Okanagan wineries touched by wildfires
At least 2 wineries with links to wineries in U.S. watching killer blazes closely
The Daily Courier
There’s nothing Tony Stewart can do now except hope for the best.
“The fire’s about a half a mile from the winery,” said the president of Quails’ Gate Winery in West Kelowna, referring to a blaze inching closer to Quails’ Gate’s sister winery, Madrone Estate, in Glen Ellen, Calif.
It was one of 22 wildfires that started tearing through California’s wine country on Sunday. So far, they have destroyed 3,500 homes and businesses and killed 21 people. At least 180 people have been injured.
“The power’s been out for two days and we’re in the middle of harvest, so there are tanks full of wine that aren’t being cooled, aren’t being pumped over and the fermentation isn’t being monitored,” Stewart said Wednesday.
While all those things could spell disaster for the vintage, it’s the least of Stewart’s and Madrone’s worries right now.
“Most importantly, everyone at the winery has been evacuated and is safe,” said Stewart.
“We’re supporting the firefighters and first responders and monitoring the situation.”
So far, Madrone’s 16 hectares of Zinfandel, Chardonnay and Petite Syrah vineyards and winery buildings haven’t been touched by fire.
But flames are close and the sky is choked with smoke.
That might mean grapes about to be picked may suffer smoke taint and be useless for making wine.
“The only thing we can do is wait and see,” said Stewart.
Quails’ Gate owns the Madrone facilities and lands in California, where several sister labels are made, including Valley of the Moon, Lake Sonoma and Plume.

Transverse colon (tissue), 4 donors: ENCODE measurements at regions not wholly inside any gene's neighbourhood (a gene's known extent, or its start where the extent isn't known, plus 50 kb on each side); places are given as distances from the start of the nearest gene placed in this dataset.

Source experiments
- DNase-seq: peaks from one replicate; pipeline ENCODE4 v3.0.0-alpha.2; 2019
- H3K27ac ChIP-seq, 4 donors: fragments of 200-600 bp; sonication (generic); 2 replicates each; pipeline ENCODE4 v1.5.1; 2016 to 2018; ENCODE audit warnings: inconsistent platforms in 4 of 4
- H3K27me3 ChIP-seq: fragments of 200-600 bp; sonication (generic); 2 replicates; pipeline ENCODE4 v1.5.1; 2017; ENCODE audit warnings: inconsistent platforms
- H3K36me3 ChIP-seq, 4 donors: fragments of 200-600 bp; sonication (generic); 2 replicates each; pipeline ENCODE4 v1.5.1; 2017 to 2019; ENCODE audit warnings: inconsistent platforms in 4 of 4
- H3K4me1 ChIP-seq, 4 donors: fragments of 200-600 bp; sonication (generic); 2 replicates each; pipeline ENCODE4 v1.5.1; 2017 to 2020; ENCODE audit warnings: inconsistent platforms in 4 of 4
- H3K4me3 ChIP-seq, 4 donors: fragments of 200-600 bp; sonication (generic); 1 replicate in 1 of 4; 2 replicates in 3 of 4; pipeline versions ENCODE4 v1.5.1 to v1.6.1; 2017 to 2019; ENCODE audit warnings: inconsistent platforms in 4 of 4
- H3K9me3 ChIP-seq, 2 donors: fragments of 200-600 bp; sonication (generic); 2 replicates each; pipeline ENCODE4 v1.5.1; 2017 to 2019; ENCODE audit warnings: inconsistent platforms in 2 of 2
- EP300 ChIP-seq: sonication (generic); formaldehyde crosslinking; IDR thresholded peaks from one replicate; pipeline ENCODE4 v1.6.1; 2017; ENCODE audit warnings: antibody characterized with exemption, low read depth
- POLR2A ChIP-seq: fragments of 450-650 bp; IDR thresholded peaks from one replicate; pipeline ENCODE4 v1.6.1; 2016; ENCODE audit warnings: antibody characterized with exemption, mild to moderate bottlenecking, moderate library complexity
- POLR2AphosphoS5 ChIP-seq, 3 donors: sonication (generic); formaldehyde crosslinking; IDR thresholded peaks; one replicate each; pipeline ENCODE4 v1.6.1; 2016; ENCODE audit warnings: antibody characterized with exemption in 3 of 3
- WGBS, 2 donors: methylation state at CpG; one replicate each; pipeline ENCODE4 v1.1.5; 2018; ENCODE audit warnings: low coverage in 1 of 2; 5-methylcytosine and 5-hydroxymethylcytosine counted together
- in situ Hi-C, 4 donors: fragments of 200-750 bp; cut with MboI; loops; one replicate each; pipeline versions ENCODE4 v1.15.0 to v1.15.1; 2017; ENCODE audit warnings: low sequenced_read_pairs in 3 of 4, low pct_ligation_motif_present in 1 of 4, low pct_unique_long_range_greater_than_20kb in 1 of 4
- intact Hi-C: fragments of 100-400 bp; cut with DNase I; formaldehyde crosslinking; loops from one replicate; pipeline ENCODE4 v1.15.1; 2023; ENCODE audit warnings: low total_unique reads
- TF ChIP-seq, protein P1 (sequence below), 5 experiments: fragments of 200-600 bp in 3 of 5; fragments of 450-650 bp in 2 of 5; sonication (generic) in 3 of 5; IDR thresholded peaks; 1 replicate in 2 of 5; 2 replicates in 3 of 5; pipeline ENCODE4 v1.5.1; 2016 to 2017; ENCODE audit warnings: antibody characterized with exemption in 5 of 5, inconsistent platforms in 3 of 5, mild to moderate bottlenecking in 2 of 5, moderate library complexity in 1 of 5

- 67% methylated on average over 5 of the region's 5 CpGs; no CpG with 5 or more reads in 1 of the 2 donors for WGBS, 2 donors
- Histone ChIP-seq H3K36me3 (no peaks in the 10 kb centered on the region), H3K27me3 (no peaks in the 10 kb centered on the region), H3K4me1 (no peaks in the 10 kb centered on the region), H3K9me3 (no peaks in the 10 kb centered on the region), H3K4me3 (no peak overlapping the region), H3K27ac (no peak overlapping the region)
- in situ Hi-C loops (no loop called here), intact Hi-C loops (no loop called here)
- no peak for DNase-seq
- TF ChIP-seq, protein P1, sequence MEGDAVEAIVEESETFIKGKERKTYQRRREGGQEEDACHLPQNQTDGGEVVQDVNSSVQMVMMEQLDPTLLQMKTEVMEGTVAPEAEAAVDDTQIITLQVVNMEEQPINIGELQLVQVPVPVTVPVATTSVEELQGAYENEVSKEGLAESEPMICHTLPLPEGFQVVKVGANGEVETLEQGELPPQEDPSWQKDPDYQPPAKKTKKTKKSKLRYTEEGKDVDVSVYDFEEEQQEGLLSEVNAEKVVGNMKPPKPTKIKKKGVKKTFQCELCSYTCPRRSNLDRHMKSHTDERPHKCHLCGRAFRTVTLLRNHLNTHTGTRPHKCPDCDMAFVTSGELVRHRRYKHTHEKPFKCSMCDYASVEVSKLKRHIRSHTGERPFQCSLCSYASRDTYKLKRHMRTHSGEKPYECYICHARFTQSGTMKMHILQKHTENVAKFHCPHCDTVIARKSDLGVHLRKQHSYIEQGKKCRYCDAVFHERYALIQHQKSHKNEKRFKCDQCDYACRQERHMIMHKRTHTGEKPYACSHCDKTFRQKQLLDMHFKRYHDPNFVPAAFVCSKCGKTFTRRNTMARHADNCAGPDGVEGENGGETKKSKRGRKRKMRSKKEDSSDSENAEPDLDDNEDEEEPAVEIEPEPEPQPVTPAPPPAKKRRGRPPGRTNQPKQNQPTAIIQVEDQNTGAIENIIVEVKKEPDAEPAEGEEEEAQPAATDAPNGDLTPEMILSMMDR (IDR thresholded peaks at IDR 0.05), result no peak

Jeff and Decoa Harder, owners of Ex Nihilo Winery in Lake Country, are also watching the California fires closely.
Jeff’s brother, James, and his wife, Colleen, own three wineries in Northern California, all of which are under evacuation order — James Cole Winery near the town of Napa, Tank and T-Vine in Calistoga.
“James’ wife and kids did evacuate, but James didn’t and stayed to fight the fire (at James Cole),” said Decoa.
The family had virtually no warning that the fires were so close.
“They were told to evacuate at 10:30 p.m. on Sunday night and by the time they left two hours later, the flames were at the property line,” said Decoa.
“They lost some outbuildings, but the vineyard, winery and their home were saved. At one point, they were using five-gallon buckets to scoop water out of their hot tub to dump on the fire, which came right up to the property line.”
The neighbouring property is Signorello Winery, owned by Vancouver-based businessman Ray Signorello.
The winery burnt to the ground and vineyards were destroyed.
The news reminds the Harders of the July wildfire that whipped through Lake Country's Okanagan Centre neighbourhood, destroyed eight homes in the area and threatened the region's wineries.
Coincidentally, Ex Nihilo has been planning a fundraiser for the Canadian Red Cross' B.C. Fires Fund for weeks.
The campaign starts Saturday at the winery's Harvest Dinner, where Kelowna artist Alex Fong's Any Way the Wind Blows painting will be unveiled.
The painting will be sold to the highest bidder in a sealed bid auction that runs from Sunday to Nov. 12.
The Kelowna-based B.C. Wine Institute, which represents most Okanagan wineries, is letting the public know how it can help those affected by the California wine country fires. People can donate to the Napa Valley Community Foundation at NapaValleyCF.org or RedCross.org.
One of the 22 wildfires burning in California wine country destroyed Signorello Winery in Napa. The winery is located next to James Cole Winery, which is owned by James Harder, the brother of Jeff Harder, who owns Ex Nihilo Winery in Lake Country. Twenty-one people have died in the fires in California wine country.